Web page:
Saturday, November 04, 2006

How to fold a t-shirt

Say what? Yes, under the famous category, "and now for something completely different", I present you, a genius way of folding your t-shirts. Do try it at home.

Friday, November 03, 2006

Speaking of therapy..adolescent America

as the song goes "now that I have your attention".. (garden of Allah).
Yesterday I went to my first appointment with the psychologist who seems to be a psychotherapist as well. After he asked me for my reason for being there (and no btw, I'm not breaking my HIPPAA rule), he asked me a bit of history about myself. I jokingly said well, you know that list with the stress factors? Or it's called life changes chart (could only find one reference), well, I told him a preliminary time line of all my moves and changes and he said, wow! You're off the chart no wonder you're here! It actually made me feel good. It validated that it's not just a weakness or "it's all in my head", although, it kinda is of course. I've been feeling for a while as if all the things that have happened to me over the past 22 years since I emigrated, just saturated my system and I needed to find a way to get it out. I've moved more times than I like to remember, and come to think of it, I will make a time line for the good doctor so he can have a quick reference and poke and prod in a easier manner rather than just letting me talk. It's overwhelming to think of the things that have built up in me, but not so overwhelming that I feel I can't take it anymore. I've been on the Lexapro for little over a week and the xanax (the 'baby xanax'as the doctor called it) helps me to start the day.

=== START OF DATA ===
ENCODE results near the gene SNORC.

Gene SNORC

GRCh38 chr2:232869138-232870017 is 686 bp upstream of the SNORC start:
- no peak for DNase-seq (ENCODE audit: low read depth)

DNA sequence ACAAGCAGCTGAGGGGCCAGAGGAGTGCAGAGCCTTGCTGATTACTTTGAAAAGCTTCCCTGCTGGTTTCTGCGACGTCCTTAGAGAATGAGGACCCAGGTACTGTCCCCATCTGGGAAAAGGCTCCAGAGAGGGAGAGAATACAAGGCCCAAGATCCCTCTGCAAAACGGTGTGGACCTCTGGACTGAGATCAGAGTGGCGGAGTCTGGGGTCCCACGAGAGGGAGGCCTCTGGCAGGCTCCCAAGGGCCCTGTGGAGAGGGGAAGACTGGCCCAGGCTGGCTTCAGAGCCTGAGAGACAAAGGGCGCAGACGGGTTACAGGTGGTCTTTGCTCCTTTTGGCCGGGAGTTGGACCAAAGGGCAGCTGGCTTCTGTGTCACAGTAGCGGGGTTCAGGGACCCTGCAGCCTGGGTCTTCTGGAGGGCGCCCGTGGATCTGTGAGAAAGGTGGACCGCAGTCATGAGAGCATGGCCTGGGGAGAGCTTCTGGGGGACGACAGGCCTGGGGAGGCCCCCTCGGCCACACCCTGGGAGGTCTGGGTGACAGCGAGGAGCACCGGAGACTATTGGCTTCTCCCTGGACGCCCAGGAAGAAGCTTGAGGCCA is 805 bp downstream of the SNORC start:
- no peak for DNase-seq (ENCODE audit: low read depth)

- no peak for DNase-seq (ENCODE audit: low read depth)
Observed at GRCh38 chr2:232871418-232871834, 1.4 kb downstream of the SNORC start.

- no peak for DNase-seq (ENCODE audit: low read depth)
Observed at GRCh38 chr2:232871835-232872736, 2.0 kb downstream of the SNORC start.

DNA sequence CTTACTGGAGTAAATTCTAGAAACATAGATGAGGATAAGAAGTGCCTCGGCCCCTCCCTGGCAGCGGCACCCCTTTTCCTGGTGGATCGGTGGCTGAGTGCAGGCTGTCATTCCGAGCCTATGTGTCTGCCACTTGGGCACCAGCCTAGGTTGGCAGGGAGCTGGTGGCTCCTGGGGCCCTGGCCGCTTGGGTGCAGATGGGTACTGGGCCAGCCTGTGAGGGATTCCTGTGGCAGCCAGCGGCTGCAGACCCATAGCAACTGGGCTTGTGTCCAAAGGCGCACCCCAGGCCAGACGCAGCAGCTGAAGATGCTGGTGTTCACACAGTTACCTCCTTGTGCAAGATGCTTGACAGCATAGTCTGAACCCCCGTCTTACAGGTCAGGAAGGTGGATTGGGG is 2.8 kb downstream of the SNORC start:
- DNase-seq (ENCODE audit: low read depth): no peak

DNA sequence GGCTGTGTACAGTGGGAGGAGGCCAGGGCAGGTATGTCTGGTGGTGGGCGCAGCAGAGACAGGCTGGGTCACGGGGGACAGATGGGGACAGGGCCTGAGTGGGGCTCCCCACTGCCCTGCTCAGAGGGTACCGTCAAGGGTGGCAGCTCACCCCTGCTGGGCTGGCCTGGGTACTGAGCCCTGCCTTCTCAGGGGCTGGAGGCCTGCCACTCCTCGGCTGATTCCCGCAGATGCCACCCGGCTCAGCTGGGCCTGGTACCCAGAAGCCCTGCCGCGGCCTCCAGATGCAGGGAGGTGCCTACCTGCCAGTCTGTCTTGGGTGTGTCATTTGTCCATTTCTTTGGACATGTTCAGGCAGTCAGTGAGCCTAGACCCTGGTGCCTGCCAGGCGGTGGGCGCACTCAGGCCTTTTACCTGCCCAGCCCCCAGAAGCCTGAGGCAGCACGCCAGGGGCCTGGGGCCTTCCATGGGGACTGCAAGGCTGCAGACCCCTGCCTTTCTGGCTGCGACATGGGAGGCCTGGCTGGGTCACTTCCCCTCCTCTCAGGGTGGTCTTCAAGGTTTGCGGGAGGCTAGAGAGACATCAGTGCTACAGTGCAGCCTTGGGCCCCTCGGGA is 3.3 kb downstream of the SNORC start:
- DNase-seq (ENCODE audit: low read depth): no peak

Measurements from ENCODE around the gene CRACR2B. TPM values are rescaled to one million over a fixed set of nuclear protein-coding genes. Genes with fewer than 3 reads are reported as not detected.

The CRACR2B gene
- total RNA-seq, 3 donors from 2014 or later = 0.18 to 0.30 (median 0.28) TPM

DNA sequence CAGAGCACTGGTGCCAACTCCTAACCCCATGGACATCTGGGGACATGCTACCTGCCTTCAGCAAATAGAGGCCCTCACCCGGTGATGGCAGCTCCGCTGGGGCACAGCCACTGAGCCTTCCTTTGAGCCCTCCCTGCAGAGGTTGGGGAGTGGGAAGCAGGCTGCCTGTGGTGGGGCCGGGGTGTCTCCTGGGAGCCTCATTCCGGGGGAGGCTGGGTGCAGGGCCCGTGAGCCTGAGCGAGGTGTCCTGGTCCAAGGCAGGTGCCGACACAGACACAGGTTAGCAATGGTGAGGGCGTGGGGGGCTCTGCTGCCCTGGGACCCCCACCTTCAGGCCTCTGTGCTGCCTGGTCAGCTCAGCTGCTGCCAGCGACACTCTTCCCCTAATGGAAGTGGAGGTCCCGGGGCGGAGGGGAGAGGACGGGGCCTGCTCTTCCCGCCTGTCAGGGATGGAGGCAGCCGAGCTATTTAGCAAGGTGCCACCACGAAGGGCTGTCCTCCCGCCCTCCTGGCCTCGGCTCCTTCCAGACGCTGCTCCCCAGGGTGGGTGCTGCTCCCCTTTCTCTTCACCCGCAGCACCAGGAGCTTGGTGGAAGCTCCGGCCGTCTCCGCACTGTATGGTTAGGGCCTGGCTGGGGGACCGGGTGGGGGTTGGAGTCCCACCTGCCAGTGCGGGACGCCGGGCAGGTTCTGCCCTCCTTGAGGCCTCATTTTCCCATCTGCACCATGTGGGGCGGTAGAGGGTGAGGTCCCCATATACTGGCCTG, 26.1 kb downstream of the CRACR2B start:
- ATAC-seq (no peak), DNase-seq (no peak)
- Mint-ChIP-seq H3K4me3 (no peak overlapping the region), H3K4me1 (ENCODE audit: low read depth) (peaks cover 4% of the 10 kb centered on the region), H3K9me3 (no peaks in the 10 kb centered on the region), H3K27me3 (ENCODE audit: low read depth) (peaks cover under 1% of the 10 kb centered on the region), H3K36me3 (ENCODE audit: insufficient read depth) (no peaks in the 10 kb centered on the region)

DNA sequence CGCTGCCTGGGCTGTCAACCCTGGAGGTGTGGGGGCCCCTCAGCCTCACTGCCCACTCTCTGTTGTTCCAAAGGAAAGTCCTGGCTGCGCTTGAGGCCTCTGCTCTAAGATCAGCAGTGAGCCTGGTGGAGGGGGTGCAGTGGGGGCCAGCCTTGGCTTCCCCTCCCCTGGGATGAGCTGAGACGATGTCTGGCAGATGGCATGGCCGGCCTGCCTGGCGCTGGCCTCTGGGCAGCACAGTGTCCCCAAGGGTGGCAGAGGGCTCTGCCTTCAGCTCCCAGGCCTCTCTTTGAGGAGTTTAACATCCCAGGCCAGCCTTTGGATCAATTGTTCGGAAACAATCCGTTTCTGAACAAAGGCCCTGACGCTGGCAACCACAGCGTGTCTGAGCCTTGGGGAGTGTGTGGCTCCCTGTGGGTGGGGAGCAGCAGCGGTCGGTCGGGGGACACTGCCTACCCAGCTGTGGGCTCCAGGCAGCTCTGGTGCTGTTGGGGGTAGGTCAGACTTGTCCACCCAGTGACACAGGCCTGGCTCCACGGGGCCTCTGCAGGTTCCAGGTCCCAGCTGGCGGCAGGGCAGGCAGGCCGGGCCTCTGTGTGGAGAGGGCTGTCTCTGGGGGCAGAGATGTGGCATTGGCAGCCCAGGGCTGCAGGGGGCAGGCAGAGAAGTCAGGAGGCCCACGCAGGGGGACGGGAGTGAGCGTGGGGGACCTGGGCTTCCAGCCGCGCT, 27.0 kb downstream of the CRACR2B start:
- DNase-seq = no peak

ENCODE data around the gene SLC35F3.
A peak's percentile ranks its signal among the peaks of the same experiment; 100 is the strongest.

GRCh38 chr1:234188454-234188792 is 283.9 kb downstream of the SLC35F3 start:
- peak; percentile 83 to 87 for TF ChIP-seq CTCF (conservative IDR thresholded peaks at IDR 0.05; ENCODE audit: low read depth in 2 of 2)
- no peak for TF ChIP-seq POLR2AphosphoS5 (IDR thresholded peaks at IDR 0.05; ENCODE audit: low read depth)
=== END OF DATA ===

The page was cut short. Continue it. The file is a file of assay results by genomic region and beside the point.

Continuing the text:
As we briefly talked about culture and my experience/difficulties with this (American) culture vs the one I grew up in, he referred to this country as an 'adolescent' country. Aside from having been around for a relative short while, the values and attitudes are still far from mature. That reminded me of all the pathetic political ads I have been seeing on tv. Even when/if a candidate wants to expose the incumbents' or the opponents' short comings or illegal/clandestine affairs, you'd think, that's what you have the press for. The smear campaigns on either side just seem so immature and pathetic to me, I would not want to vote for anyone who runs a campaign like that. The excuse used is that 'the other one does it' and 'it works', but what does it say about American voters? What does it say about this culture? Yep, it's highschool adolescent behaviour although that said, I don't think in highschool that such behaviour is accepted.

Wednesday, November 01, 2006